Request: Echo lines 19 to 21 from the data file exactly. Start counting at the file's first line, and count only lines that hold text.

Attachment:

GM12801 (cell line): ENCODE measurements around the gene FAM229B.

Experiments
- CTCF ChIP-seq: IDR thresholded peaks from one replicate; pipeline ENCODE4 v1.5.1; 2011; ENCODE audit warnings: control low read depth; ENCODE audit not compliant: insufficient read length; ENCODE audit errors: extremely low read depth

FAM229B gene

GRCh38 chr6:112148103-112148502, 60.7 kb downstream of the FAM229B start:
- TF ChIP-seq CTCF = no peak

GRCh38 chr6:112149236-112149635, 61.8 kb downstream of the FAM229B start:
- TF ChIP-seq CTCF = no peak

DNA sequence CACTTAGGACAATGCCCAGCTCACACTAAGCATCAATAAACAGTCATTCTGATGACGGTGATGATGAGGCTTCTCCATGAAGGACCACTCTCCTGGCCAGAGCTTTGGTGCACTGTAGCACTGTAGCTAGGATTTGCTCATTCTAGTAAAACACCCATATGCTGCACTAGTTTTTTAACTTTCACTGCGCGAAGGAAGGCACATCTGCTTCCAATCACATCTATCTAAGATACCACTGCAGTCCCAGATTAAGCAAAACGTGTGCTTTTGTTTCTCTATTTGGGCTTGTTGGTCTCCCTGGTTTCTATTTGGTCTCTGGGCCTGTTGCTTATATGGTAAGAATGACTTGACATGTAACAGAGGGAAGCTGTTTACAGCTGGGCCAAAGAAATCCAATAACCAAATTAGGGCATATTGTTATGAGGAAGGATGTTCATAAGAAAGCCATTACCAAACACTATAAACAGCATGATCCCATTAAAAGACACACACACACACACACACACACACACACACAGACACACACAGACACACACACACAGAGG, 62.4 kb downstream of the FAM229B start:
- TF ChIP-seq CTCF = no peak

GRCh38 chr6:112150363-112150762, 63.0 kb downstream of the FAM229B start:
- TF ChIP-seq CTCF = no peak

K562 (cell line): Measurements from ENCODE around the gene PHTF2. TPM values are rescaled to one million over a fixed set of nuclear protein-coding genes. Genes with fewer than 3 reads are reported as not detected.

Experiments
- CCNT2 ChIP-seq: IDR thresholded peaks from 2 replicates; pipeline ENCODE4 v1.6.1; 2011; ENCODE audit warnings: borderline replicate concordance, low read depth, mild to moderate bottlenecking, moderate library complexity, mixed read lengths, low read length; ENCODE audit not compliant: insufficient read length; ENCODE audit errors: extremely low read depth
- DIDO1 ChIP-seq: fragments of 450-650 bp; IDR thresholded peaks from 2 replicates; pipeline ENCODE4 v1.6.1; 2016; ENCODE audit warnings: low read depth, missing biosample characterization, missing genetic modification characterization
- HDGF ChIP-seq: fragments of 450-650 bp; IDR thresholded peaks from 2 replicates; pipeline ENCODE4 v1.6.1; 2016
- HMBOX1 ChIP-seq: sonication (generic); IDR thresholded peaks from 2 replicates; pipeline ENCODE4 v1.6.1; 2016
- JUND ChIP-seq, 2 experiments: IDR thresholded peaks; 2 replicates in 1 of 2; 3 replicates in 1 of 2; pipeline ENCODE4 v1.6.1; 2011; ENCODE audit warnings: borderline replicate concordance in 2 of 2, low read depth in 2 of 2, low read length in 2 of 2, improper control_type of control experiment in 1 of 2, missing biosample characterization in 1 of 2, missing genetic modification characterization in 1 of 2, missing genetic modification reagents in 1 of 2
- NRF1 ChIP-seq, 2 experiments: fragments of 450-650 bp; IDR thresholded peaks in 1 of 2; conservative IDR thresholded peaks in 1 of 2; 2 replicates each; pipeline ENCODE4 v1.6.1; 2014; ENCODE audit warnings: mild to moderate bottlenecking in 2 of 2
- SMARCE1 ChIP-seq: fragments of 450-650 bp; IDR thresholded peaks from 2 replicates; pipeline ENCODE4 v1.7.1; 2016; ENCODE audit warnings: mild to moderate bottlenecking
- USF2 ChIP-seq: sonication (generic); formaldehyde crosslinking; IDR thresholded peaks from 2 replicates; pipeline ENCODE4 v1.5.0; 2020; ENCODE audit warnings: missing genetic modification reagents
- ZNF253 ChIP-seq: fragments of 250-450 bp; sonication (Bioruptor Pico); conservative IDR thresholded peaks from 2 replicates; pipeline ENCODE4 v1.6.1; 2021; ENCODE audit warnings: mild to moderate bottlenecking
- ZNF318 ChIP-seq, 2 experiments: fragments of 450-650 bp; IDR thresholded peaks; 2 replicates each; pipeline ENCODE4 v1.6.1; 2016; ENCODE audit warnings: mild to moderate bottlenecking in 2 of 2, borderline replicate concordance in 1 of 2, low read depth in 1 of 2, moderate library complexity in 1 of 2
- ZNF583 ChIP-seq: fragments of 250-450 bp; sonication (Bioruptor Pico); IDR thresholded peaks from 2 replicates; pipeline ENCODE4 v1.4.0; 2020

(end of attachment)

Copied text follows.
- JUND ChIP-seq, 2 experiments: IDR thresholded peaks; 2 replicates in 1 of 2; 3 replicates in 1 of 2; pipeline ENCODE4 v1.6.1; 2011; ENCODE audit warnings: borderline replicate concordance in 2 of 2, low read depth in 2 of 2, low read length in 2 of 2, improper control_type of control experiment in 1 of 2, missing biosample characterization in 1 of 2, missing genetic modification characterization in 1 of 2, missing genetic modification reagents in 1 of 2
- NRF1 ChIP-seq, 2 experiments: fragments of 450-650 bp; IDR thresholded peaks in 1 of 2; conservative IDR thresholded peaks in 1 of 2; 2 replicates each; pipeline ENCODE4 v1.6.1; 2014; ENCODE audit warnings: mild to moderate bottlenecking in 2 of 2
- SMARCE1 ChIP-seq: fragments of 450-650 bp; IDR thresholded peaks from 2 replicates; pipeline ENCODE4 v1.7.1; 2016; ENCODE audit warnings: mild to moderate bottlenecking